After last week's turmoil, the markets have bounced back. Equities are higher today and the FX markets have been fairly stable. Markets were looking oversold last week, so a pullback is perfectly normal as bargain hunters take their pick of stocks. However, in the current environment a prolonged recovery in stocks seems unlikely and we believe that markets will bide their time until Fed Chairman Bernanke gives his Jackson Hole speech on Friday.
Some of the recovery in stocks has been mirrored in FX. The dollar is broadly being sold off today, EURUSD is above 1.4420 and GBPUSD is hovering close to 1.6490. There has been some volatility in USDJPY this morning, it spiked back above 77.00 spurring rumors of intervention from the Japanese authorities, however it has since fallen back and at the time of writing USDJPY is back around the 76.70/80 mark. Japan's Finance Minister Noda warned today that FX moves are becoming one sided, however, this verbal intervention seems to be having limited effect on the yen.
It seems like the tale of two Swissies right now. USDCHF is still at a low level, whereas EURCHF continues to hold onto recent gains after successive rounds of intervention. EURCHF is currently above 1.1300. This makes more extreme measures like a euro peg or a currency floor less likely in the near-term. If the SNB was to employ this type of action right now then it would be locking in the Swissie at high rate and thus harming the economy over the long-term. We think the Swiss and Japanese authorities will re-evaluate the situation post Ben Bernanke's speech on Friday at Jackson Hole, a year on from his announcement of more QE that spurred a dollar decline and a rally in risky assets.
This week will be dominated by speculation about Bernanke. A fair share of people believes that QE3 is waiting in the wings. We believe that more policy stimulus is not a done deal at this stage. US inflation is 1 per cent higher than it was back in 2010 and closer to the Fed's 2% target. Inflationary fears, combined with political opposition especially from some parts of the Republican Party could stymie more policy stimulus just as the US economy is heading south.
The problem for investors is that the growth outlook remains unclear at this juncture. That is likely to keep markets volatile but essentially range-bound, as we have seen in the major FX crosses in recent months. The only currency that is trending is gold. It reached another high today and it may experience further upward pressure especially if speculation gathers that the Fed is about to announce another round of QE, thus flooding the market with more dollars and reducing its value. If the US were to take the plunge for a third time global central bankers may follow suit. Thus, in this environment gold's attractions are even more enhanced since it cannot be printed or manipulated by any central bank. Although we would note that there is an enhanced risk of an increase to margin requirements when gold continues to crack fresh highs, which may cause some volatility.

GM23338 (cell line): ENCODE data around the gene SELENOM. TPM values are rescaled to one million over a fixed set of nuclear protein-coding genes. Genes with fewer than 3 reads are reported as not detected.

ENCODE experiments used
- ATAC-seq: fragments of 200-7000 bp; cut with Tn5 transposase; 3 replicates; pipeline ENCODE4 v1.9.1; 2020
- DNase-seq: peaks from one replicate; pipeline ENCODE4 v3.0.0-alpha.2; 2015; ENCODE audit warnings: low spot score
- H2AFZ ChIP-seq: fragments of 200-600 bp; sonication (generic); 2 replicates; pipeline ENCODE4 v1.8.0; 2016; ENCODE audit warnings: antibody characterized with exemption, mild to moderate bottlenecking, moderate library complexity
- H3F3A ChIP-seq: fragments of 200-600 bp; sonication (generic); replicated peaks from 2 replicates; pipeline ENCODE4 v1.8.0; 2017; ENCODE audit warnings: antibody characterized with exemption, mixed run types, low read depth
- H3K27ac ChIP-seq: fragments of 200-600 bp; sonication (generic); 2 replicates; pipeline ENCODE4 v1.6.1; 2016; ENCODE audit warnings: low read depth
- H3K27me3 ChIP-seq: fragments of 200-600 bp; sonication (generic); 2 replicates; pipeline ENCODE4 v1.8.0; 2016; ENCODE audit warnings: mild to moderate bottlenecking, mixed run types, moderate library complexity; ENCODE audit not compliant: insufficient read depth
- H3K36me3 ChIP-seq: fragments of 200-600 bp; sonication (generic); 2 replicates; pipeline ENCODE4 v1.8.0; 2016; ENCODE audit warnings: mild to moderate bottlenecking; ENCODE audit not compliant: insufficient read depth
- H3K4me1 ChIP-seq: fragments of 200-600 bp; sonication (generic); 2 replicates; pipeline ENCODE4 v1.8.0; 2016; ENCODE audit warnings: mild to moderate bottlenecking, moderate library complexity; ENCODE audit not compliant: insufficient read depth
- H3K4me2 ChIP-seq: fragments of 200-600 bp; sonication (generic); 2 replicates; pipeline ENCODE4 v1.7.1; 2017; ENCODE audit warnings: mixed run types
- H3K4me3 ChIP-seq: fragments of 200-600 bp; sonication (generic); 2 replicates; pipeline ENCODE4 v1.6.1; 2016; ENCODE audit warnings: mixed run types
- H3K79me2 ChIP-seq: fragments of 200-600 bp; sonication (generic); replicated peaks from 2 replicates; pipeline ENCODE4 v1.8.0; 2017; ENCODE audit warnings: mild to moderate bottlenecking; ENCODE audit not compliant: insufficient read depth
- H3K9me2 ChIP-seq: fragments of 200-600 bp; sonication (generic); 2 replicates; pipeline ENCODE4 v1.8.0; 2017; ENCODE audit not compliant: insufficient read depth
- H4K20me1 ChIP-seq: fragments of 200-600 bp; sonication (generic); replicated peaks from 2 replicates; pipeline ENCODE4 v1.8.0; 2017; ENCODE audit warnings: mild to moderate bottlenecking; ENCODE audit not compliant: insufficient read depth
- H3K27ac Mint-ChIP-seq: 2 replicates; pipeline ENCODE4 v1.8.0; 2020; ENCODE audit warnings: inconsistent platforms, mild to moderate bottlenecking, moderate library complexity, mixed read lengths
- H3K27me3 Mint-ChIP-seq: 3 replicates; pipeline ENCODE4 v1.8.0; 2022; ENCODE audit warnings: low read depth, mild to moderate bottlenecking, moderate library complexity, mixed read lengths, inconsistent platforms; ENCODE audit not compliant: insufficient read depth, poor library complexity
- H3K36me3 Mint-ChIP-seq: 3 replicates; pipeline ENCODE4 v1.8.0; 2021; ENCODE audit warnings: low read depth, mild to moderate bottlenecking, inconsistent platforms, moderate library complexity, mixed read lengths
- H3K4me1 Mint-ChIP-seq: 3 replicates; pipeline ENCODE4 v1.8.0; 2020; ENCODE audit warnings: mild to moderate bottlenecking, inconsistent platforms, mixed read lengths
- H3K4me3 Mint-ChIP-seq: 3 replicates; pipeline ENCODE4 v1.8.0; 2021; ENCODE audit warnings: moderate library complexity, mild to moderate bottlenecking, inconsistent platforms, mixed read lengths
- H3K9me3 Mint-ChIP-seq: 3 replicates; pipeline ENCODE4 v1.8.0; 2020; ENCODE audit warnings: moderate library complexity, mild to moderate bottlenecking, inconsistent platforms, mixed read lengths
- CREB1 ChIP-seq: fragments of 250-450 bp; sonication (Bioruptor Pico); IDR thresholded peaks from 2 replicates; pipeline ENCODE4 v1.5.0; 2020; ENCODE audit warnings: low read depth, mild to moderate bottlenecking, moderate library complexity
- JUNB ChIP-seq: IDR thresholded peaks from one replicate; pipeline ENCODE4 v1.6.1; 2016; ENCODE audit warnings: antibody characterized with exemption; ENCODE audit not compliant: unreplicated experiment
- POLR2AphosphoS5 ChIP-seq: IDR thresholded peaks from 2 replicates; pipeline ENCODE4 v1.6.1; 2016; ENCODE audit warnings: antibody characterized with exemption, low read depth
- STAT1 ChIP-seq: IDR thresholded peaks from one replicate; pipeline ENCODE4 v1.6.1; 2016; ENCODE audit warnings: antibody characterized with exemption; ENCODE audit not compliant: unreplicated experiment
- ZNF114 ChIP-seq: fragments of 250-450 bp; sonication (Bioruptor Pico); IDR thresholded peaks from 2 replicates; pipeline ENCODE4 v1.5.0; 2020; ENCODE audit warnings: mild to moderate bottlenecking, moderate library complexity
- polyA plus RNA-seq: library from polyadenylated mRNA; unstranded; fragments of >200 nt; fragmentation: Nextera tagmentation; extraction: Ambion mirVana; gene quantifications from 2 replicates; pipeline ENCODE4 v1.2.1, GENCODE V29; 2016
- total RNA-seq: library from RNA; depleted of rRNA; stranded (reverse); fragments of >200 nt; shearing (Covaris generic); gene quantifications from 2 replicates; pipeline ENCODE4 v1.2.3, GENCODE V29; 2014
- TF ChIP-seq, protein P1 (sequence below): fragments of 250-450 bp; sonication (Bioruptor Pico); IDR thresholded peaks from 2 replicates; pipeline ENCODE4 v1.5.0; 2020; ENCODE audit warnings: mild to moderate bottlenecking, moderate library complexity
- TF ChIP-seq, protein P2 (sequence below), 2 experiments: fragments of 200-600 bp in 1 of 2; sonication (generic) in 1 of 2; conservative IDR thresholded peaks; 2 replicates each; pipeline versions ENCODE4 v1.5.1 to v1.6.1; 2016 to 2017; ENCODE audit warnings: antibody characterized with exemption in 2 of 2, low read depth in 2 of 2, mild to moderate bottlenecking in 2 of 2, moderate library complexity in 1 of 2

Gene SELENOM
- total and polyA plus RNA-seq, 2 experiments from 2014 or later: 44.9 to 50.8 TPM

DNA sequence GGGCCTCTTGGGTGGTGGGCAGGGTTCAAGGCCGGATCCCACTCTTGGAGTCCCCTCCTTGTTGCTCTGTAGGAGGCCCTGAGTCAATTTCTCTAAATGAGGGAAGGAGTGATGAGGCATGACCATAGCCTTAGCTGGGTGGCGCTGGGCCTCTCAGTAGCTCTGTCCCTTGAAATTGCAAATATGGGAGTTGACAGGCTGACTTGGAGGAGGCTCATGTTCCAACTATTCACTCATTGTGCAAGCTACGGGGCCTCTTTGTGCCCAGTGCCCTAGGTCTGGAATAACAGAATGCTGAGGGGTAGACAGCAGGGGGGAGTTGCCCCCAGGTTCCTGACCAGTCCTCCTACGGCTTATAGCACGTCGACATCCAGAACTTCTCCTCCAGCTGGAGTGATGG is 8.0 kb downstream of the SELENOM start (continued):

Europe also remains in focus this week. Last week there were some ominous signs of pressures in the banking sector. Not only did overnight inter-bank lending rates spike, but the amount of money European financial institutions were depositing with the ECB, rather than lending to others in the industry, also rose sharply. This stress could last for some time. Although a quick, credible solution to the sovereign debt crisis would undoubtedly ease tensions, European banks are undercapitalized relative to their US counter-parts and raising capital in the current environment is a long-term project that will be more difficult to achieve.
The sovereign debt crisis continues to bubble. The Eurobond idea that is currently gaining traction in the markets as the only credible solution to the debt crisis continued to be criticized by Germany this weekend. The French Prime Minister also added his reservations saying that it would raise borrowing costs for France and thus threaten the countries' AAA credit rating.
There are a few new issues in the currency bloc that could distract the market from its relief rally this week. Firstly, there are concerns that the new bailout plan for Greece and changes to the EFSF plan won't be in place before the September deadline when Greece's next tranche of bailout funds come due. This was reiterated by the ECB's Nowotny earlier. Also, the news that Finland had secured collateral agreements with Greece before providing second bailout loans has led to a warning from credit rating agency Moody's that it could be credit-negative for Greece and that the pursuit of such agreements could delay its next tranche of bailout funds. So yet again, we could be on the brink of another default crisis for Europe's most indebted nation.
Later today we will find out the extent of the ECB's bond-buying program for last week. Spanish and Italian bond yields have been extremely stable in the past couple of weeks, so the expectation is that the ECB have been big purchasers of debt in recent days.
Ahead today there is a limited amount of data, but this week PMI data from Europe will be key to determine the extent of the downturn.
United States 13:30BST/ 0830 ET Chicago Fed Nat Activity Index (Jul) index n/a -0.46 -0.48
Euro Area 14:30/ 0930 ET ECB Announces Bond Purchases EUR22bn last
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